by Nalini Singh
Released: September 4, 2012
4 stars (out of 5)
With wings of midnight and an affinity for shadows, Jason courts darkness. But now, with the Archangel Neha’s consort lying murdered in the jewel-studded palace that was his prison and her rage threatening cataclysmic devastation, Jason steps into the light, knowing he must unearth the murderer before it is too late.
Earning Neha’s trust comes at a price—Jason must tie himself to her bloodline through the Princess Mahiya, a woman with secrets so dangerous, she trusts no one. Least of all an enemy spymaster.
With only their relentless hunt for a violent, intelligent killer to unite them, Jason and Mahiya embark on a quest that leads to a centuries-old nightmare… and to the dark storm of an unexpected passion that threatens to drench them both in blood.
Archangel Raphael’s spymaster Jason finally gets his own romance in Nalini Singh’s Archangel’s Storm. With a title like that I was expecting non-stop action and excitement; what I got was a mystery that builds to a stormy conclusion and a quiet romance for a hero who lives in shadow.
Nalini Singh’s Guild Hunter series features an Earth where angels rule over vast territories and are able to grant immortality to humans by transforming them into vampires in exchange for 100 years of service. Since vampires are but a heartbeat away from going rogue – or trying to run out on their contracts – a group of humans called Hunters have been organized and trained to track/capture/kill the vampires when necessary. At the heart of the series is Raphael, Archangel of North America, and his group of Seven – four angels and three vampires dedicated to his service. The first three books of the series focus on Raphael and his love for Guild Hunter-turned-angel Elena, while the fourth highlights Raphael’s second-in-command (and best friend) vampire Dimitri and his romance with Guild Hunter Honor. (A short story detailing the romance of Raphael’s weaponsmaster, angel Galen, can be found in the anthology Angel’s Flight.) Now the spotlight shines on angelic spymaster Jason as he tries to unravel the mystery of who murdered the consort of Archangel Neha, Queen of Snakes and Poison who rules the territory of India. What he’ll uncover is a centuries-old secret buried under layers of jealousy and betrayal and an angel who will teach him how to love again.
I love this series and the broken/damaged characters who are a part of it. All the members of the Seven are intriguing in their own ways, but three of the angels have attracted me the most – Illium (Elena’s angelic best-friend, also known as “Bluebell”), Aodhan (an angel so broken inside he cannot stand to be touched), and Jason. I was thrilled to see Jason was the hero of Archangel’s Storm since I really wanted to know more about his backstory and the childhood that scarred him to the point of contemplating death as a release. I was a little nervous about it, too, since abuse can come in so many horrible forms. While his childhood WAS tragic, thankfully it wasn’t quite as black as I had envisioned (I think Aodhan’s story will be worse). Flashbacks to Jason’s past are spaced neatly throughout the story and provide a counterpoint to events in the present, gradually revealing why he has distanced himself from other angels and the possibility of love. But it is the attraction he feels for Princess Mahiya (Neha’s adopted daughter) that makes him question that distance for the first time.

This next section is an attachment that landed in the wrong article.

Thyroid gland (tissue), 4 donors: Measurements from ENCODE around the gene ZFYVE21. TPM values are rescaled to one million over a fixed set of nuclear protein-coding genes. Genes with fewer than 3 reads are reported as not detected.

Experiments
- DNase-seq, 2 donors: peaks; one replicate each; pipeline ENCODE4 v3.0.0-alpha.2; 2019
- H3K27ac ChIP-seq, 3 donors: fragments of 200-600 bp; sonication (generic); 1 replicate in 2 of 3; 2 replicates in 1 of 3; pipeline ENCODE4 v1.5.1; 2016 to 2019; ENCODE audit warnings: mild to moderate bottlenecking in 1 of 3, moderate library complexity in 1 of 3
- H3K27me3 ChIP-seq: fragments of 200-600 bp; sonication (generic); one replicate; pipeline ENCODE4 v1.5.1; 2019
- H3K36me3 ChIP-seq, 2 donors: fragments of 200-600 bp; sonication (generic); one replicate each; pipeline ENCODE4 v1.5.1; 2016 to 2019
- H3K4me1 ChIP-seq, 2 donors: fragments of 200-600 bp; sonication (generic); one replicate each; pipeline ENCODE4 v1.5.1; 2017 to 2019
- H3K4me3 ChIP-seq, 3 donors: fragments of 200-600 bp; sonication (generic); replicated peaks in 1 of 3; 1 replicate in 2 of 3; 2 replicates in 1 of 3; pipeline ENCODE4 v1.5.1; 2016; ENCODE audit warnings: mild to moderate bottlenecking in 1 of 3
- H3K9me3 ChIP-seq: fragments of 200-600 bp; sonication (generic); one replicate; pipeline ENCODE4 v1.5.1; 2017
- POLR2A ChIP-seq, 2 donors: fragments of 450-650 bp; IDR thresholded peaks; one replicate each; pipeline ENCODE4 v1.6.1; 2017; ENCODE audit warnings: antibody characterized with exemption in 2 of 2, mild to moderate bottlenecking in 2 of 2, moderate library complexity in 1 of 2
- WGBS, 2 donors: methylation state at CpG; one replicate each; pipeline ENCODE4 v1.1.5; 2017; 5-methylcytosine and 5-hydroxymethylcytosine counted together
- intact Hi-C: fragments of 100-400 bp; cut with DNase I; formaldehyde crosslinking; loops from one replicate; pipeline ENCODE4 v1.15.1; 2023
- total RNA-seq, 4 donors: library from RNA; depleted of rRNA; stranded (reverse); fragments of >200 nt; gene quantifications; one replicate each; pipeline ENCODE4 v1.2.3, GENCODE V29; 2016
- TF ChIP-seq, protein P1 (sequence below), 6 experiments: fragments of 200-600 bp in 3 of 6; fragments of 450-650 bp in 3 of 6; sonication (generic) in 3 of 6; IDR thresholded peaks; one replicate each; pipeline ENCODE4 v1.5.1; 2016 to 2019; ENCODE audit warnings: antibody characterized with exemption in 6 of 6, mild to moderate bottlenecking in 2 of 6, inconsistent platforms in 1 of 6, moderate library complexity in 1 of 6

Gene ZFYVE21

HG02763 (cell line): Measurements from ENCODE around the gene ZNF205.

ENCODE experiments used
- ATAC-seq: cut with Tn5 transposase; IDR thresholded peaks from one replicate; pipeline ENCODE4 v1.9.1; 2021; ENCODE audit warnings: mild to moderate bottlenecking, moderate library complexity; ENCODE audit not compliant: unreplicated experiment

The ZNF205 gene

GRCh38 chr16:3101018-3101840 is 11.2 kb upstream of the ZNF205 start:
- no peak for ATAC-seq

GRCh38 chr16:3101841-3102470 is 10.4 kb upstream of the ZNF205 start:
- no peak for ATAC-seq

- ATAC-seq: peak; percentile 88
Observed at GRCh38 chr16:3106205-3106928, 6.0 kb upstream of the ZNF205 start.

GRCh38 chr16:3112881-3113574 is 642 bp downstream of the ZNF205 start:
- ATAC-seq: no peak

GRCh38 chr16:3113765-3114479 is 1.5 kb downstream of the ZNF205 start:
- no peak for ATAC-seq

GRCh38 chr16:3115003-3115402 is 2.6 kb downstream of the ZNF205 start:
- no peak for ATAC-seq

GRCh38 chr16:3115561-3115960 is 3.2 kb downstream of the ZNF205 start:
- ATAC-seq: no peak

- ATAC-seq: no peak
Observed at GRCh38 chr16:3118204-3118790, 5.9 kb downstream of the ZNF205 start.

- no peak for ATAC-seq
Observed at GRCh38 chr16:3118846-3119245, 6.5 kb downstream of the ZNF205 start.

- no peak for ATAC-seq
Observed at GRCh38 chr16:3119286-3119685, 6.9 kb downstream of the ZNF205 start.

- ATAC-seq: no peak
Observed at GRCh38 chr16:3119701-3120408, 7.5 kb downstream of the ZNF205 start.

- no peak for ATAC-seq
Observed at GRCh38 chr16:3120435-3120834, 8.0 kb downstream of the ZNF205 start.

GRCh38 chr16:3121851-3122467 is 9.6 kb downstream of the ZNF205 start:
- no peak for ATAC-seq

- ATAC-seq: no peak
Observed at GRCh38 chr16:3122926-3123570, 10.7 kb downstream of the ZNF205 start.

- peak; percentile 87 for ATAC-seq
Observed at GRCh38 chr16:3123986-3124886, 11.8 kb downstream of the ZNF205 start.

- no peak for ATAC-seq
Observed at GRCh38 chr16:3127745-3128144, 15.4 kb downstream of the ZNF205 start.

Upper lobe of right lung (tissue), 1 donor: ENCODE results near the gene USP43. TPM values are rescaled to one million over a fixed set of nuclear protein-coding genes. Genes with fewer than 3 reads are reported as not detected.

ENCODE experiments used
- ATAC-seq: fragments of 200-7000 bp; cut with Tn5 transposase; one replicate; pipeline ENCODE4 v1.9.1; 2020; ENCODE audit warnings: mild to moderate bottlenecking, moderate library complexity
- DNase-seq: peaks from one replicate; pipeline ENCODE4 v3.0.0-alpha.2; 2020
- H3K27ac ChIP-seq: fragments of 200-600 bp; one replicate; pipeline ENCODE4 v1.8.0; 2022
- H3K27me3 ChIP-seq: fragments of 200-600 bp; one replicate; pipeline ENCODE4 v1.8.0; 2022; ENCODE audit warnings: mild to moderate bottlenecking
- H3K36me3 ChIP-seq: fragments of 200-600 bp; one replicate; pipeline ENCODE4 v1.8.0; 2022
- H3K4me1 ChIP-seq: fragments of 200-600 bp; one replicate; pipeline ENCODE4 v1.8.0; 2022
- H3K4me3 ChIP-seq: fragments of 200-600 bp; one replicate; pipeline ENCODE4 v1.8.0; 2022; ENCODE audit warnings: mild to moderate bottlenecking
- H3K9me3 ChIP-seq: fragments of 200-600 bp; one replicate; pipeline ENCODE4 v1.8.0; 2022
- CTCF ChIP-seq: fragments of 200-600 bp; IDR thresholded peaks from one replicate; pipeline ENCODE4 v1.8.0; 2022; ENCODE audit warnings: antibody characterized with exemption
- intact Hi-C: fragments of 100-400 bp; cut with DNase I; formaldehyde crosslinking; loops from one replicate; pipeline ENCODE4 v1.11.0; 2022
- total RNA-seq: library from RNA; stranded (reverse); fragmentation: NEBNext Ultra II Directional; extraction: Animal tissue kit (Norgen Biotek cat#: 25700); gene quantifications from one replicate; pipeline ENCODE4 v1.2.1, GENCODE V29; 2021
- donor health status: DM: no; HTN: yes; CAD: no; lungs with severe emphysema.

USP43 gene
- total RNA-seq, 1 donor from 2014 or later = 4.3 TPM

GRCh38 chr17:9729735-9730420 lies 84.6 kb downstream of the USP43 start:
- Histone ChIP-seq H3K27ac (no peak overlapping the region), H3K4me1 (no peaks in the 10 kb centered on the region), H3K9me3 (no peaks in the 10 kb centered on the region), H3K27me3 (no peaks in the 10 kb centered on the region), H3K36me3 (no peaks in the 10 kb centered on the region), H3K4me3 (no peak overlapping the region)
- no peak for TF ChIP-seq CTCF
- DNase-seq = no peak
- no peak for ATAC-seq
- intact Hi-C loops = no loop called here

Gentle, kind, and scared of developing attachments to others for fear they will be punished for befriending her, Mahiya is a different heroine than previous ones in this series. She is not a fighter but a diplomat, skilled in the evasions and politics of the royal court she was raised in and dreams of escaping. I liked the way she was portrayed by Singh as an angel who has seen the ugly side of life and not allowed it to break her. She is full of hopes and dreams which is a nice balance for Jason’s darker outlook, and has the intelligence to assist him with the ins-and-outs of his investigation. The romance develops gradually and never feels forced, and the chemistry between Jason and Mahiya works. However, the intensity that propelled character actions in previous books is not present here, slowing the narrative down a bit.
In addition to the slower pace and quieter tone, this is the first book in the series to almost completely remove one of the Seven from the familiar surroundings of North America and the angelic stronghold The Refuge. Jason is separated from his team and placed in a new environment – India – that provides a very different feel to the story, one with a slightly exotic edge to it. There are visits with other members of the Seven, as vampire Venom stops in Neha’s court for an information exchange and Jason keeps in contact with Dimitri with updates via phone. The conversations with Dimitri also give us little glimpses at Honor’s transformation into a vampire, which is a nice addition. The murder mystery at the heart of Archangel’s Storm has some solid twists to it and as the investigation unfolds, the tension gradually builds and the pace quickens. The revelation of who was behind the murder didn’t feel like it was coming out of left field – enough hints were dropped that I began to suspect who was behind everything, but not so many that I felt the reveal was anti-climatic. It also sets things up for major unrest in the area that could have serious consequences in future books.
Nalini Singh takes a quieter turn with the romance of angels Jason and Mahiya in Archangel’s Storm. With an isolated hero and a gentle heroine investigating a high-profile murder, the tension slowly builds throughout the story and ends in a confrontation that shakes the foundation of Neha’s territory. Mystery and romance, rather than action, are at the heart of Archangel’s Storm, and with its slower pace and more reserved tone it feels more like a spring shower than a hurricane.